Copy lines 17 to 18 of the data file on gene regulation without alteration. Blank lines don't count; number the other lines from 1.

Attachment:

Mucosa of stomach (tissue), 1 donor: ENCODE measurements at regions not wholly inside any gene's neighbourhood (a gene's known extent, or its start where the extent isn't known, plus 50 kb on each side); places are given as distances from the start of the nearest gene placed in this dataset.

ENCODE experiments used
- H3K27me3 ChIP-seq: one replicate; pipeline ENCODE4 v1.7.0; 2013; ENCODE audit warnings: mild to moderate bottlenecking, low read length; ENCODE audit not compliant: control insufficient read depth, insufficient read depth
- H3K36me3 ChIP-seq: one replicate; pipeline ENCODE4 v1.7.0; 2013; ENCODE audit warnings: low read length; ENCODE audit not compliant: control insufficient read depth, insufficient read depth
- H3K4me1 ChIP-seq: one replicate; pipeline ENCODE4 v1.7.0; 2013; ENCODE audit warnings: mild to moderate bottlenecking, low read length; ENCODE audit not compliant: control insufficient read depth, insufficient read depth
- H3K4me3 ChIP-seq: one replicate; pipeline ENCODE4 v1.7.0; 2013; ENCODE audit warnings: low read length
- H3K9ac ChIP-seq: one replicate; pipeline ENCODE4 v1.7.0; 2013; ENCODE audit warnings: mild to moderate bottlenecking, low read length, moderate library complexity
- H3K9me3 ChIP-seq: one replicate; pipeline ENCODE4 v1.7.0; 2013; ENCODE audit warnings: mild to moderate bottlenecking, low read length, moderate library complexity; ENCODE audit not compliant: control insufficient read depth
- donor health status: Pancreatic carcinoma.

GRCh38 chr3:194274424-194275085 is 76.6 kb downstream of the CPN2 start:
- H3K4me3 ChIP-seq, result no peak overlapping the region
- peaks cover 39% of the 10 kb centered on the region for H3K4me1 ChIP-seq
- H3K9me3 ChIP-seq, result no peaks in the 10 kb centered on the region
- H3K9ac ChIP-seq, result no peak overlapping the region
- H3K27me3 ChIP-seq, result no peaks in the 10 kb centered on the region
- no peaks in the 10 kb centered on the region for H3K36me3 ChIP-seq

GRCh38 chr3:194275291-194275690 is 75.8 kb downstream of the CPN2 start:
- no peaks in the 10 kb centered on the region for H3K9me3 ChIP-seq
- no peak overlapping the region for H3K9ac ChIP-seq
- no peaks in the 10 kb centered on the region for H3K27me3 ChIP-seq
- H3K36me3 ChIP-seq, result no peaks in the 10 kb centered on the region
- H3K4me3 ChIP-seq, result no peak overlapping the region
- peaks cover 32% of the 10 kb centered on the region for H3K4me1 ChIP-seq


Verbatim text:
GRCh38 chr3:194275291-194275690 is 75.8 kb downstream of the CPN2 start:
- no peaks in the 10 kb centered on the region for H3K9me3 ChIP-seq